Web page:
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Sea warming effects on ecosystems

The sea temperature rise is a key element closely related to the climate change. How does it happen? How does it affect marine organisms? In the Mediterranean Sea, scientists are monitoring seawater temperatures at different depths and investigating the impacts on marine ecosystems.

 

The temperature stations of the T-MEdNet network. To provide answers to these questions there is a need to compare the present situation with previous periods. For this reason, long temperature records are fundamental and oceanographers have been monitoring the seawater temperature in many stations, specially over the last 20-30 years.

In the Mediterranean Sea, the longest continuous temperature series was initiated by the meteorologist Josep Pascual about 40 years ago. In September 1973, he began the systematic record of temperatures at various depths near the Medes Islands natural park (Costa Brava, NW Mediterranean). Nowadays, he has also the support of the CSIC’s Institut de Ciències del Mar (ICM-CSIC) and the local authority of the Parc Natural del Montgrí, les Illes Medes i el Baix Ter.

The collected data reveal that temperatures have risen at an annual rate of 0,03°C at surface and around 0,02°C at 80 meters depth. Temperature data also show an early arrival of the summer conditions at the sea, namely, at around 18 hours per year. That is, roughly, one month earlier in 40 years.

“The importance of long time series is obvious in this area”, says Jordi Salat, scientist at the ICM-CSIC. “In this case, the cooperation with Josep Pascual, who has been measuring the sea temperature at the same place, every week along the last 40 years, has been crucial to quantify many aspects of the evolution of the climate in the sea”.

A network for the Mediterranean Sea

In order to register temperatures all across the Mediterranean sea, the T-MEdNet network was created some years ago. It was promoted by the research group Medrecover (www.medrecover.org), involving CSIC scientists from the ICM and the Centre d’Estudis Avançats de Blanes, and from the Universitat de Barcelona. Now, T-MEdNet involves 14 research centres and institutions, as well as 11 organisms and administrations which are managing protected marine areas. It has also the support of 13 funding bodies.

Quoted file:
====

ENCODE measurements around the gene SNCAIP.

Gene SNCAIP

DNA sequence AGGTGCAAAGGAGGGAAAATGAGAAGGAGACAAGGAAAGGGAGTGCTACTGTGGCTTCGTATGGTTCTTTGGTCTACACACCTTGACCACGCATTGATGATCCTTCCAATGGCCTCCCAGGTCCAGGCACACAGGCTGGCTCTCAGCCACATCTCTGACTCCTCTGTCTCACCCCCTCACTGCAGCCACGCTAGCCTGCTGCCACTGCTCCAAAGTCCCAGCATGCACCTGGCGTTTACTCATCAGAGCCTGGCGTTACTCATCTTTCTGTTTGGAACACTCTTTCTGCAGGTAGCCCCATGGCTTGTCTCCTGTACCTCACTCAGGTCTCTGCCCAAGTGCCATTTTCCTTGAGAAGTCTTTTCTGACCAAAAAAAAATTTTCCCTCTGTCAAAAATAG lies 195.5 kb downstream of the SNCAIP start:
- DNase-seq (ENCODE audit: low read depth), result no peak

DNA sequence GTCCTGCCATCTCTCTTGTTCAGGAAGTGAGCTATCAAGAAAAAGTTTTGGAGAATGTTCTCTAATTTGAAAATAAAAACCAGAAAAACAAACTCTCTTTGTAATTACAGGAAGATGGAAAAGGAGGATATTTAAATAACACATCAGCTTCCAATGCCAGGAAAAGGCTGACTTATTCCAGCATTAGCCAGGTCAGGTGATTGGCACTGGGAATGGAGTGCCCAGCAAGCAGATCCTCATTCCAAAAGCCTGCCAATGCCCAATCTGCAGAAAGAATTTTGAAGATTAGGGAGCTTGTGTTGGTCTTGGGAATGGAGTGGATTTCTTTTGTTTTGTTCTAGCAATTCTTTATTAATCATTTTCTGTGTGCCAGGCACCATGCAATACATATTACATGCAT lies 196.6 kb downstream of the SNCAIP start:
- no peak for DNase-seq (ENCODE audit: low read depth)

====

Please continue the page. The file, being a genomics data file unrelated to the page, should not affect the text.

Until now, more than 40 temperature measuring stations have been installed at representative measuring stations covering the Mediterranean and the Adriatic seas. Temperature is recorded every hour, with autonomous sensors, which are fixed on the rocky substrate at different depths (from 5 to 80 meters depth) in every spot.

The results allow to understand temperature differences in the coastal zones, explains Joaquim Garrabou, scientist at the ICM-CSIC. “These data are essential to understand the thermic conditions to which different marine communities are adapted, and to anticipate how warming could affect ecosystems in the future.” T MedNet has become an efficient tool for international collaboration. One of its strongest points is the cooperation with MedPan, the marine protected areas network (www.medpan.org). These zones, where most human activities are restricted or non permitted,  are especially good places to study the effects of climatic change.

T-MedNet scientists were present in the 2015 Paris Climate Conference, few days ago, to present the objectives and main results of the network. A relevant finding is the correlation between the rise of temperatures and the massive mortality events observed in the last decades, which have affected tenths of species and thousands of kilometers of Mediterranean coast.

Effects on organisms

Biologists are also studying the link between the sea temperature rising and the spreading of tropical species towards more temperate waters, including fish, toxic microalgae (investigated under the project OsteoRisk) and corals. Temperature changes could also play a role in the expansion of the invasive coral Oculina patagonica off the Mediterranean coasts (CSI-Coral project). Seawater warming can also affect the organisms’ metabolism, such as the sole's capacity to biotransform pollutants (as it has been found oot in the Depuramar Project).

Also, related to climate change is the progressive water acidification, which can have a particular impact on marine organisms with calcified structures such as molluscs and corals. Some studies demonstrated that these organisms calcify less when conditions are more acidic.  Still, responses of the organisms may vary and exceptions can be found. As scientists saw in the MANIFEST project, deep waters corals that grow very slowly apparently are not so much affected by acidification.

Simultaneously, other scientists are studying processes that contribute to the modulation of the impacts of climate change in the planet. Examples include the role of plankton in the oceanic emission of aerosols, atmospheric particles involved in cloud formation (PEGASO and BIONUC projects), and the effects of polluted and Saharan aerosols deposition on the organisms in the water column (ADEPT project). The results of these projects are crucial for modeled projections of climate change and its effects.

Links:

Scientific projects:  http://www.icm.csic.es/projectes

T-MEDNet:  http://www.t-mednet.org/

MedPan: http://www.medpan.org/

PEGASO: http://www.icm.csic.es/es/el-icm-lidera-la-nueva-campa%C3%B1-ant%C3%A1rtica-que-explora-la-influencia-del-plancton-marino-en-la

ADEPT: Aerosol Deposition and Ocean Plankton Dynamics. http://www.icm.csic.es/bio/adept/

 

The sea temperature rise is a key element closely related to the climate change. How does it happen? How does it affect marine organisms? In the Mediterranean sea, scientists are monitoring seawater temperatures at different depths and investigating the impacts on marine ecosystems.